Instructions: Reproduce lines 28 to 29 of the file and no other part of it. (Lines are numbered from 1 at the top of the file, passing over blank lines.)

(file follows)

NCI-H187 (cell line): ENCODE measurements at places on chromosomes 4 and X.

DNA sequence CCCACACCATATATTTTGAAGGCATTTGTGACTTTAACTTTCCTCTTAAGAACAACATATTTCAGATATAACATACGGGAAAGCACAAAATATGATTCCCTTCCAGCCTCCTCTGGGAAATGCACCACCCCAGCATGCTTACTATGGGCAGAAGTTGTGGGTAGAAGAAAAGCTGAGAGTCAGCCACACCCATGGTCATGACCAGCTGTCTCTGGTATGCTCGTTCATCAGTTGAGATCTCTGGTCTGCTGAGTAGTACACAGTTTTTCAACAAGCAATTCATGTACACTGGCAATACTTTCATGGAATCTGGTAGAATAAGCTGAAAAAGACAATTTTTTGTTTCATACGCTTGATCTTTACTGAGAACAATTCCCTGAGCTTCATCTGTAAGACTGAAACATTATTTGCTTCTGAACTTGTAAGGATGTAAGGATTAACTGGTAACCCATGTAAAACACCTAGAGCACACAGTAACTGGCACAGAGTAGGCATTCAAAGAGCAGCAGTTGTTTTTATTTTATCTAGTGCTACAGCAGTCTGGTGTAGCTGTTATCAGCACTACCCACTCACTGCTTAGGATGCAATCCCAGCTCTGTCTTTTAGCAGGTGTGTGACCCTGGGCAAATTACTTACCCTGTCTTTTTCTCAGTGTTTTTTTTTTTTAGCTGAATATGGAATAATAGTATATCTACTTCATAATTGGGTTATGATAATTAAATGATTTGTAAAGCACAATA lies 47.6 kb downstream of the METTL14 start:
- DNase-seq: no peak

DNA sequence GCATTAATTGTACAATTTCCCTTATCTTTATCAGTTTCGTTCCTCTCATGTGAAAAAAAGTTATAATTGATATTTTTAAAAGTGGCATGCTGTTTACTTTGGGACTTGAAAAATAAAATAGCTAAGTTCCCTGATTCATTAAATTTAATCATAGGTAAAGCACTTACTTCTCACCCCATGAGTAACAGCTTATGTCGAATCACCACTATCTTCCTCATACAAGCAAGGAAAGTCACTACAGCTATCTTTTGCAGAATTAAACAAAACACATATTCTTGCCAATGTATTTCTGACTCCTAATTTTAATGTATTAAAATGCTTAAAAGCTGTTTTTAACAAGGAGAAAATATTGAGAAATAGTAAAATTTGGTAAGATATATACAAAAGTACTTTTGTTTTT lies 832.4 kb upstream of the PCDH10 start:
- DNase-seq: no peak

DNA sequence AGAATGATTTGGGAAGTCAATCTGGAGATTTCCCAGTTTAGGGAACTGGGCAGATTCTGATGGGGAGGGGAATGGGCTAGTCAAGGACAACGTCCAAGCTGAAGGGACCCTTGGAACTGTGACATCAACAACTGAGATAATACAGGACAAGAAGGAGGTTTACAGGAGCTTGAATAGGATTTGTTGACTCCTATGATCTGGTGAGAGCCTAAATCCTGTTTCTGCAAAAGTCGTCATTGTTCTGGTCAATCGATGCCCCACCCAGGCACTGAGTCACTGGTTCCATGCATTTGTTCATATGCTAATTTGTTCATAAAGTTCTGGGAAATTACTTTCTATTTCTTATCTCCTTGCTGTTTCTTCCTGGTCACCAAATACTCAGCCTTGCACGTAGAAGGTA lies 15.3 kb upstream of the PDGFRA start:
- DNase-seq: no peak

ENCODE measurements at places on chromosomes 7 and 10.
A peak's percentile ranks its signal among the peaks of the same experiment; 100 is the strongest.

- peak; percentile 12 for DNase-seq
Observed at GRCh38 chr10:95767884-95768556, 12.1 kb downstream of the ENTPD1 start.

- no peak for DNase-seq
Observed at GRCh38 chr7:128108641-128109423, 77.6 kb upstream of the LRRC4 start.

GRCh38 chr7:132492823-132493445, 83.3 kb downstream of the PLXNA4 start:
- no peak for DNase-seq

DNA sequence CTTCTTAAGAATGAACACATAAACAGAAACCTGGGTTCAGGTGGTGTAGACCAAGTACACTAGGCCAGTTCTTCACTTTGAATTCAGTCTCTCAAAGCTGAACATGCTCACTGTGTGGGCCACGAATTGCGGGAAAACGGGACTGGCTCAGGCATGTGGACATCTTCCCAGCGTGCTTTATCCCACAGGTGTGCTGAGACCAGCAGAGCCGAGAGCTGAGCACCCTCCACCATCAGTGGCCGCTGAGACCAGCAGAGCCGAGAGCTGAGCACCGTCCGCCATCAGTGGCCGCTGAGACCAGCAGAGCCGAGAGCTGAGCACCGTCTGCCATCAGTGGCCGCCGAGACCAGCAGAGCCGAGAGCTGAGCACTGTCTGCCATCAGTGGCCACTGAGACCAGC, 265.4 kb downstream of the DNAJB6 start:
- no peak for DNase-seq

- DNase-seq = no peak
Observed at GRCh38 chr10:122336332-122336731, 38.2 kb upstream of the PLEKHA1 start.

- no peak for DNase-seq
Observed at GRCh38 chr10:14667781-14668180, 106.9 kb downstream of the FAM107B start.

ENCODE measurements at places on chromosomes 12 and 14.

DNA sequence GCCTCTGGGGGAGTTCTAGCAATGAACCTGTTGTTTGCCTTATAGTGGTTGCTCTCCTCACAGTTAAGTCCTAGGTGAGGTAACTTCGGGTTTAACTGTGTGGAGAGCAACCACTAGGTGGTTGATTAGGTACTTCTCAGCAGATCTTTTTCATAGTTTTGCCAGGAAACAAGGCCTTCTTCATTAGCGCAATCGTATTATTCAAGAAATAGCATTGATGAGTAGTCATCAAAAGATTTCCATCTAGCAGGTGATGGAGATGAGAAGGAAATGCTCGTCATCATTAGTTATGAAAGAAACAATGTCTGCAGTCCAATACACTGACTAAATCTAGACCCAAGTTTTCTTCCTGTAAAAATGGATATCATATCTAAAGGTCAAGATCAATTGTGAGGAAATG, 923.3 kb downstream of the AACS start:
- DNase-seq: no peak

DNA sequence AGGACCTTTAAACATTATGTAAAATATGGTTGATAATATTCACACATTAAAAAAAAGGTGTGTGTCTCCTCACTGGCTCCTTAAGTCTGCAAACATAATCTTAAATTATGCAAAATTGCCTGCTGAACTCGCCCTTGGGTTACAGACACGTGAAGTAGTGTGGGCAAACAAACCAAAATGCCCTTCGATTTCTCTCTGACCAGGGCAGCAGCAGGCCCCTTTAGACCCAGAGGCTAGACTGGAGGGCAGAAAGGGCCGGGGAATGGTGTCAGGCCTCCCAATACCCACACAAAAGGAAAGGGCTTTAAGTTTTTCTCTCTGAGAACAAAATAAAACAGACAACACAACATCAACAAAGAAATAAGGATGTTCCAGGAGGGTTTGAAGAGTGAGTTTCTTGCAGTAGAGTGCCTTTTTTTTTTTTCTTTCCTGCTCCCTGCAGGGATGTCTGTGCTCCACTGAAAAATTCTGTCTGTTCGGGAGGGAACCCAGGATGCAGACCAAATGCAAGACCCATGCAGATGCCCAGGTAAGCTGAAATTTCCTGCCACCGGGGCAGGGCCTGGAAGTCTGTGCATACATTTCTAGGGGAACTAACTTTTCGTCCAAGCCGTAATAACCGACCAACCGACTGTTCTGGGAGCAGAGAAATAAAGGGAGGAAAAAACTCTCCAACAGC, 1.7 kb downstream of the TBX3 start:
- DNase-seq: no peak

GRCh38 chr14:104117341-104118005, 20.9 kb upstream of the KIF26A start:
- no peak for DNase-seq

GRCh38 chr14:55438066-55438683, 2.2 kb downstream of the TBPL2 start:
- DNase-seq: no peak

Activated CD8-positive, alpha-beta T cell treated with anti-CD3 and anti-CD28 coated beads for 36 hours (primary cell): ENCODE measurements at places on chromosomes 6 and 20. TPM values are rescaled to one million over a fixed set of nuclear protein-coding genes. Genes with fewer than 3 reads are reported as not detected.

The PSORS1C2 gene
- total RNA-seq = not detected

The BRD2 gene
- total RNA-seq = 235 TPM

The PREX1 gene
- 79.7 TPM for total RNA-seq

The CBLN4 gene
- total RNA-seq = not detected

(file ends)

- no peak for DNase-seq

GRCh38 chr14:55438066-55438683, 2.2 kb downstream of the TBPL2 start: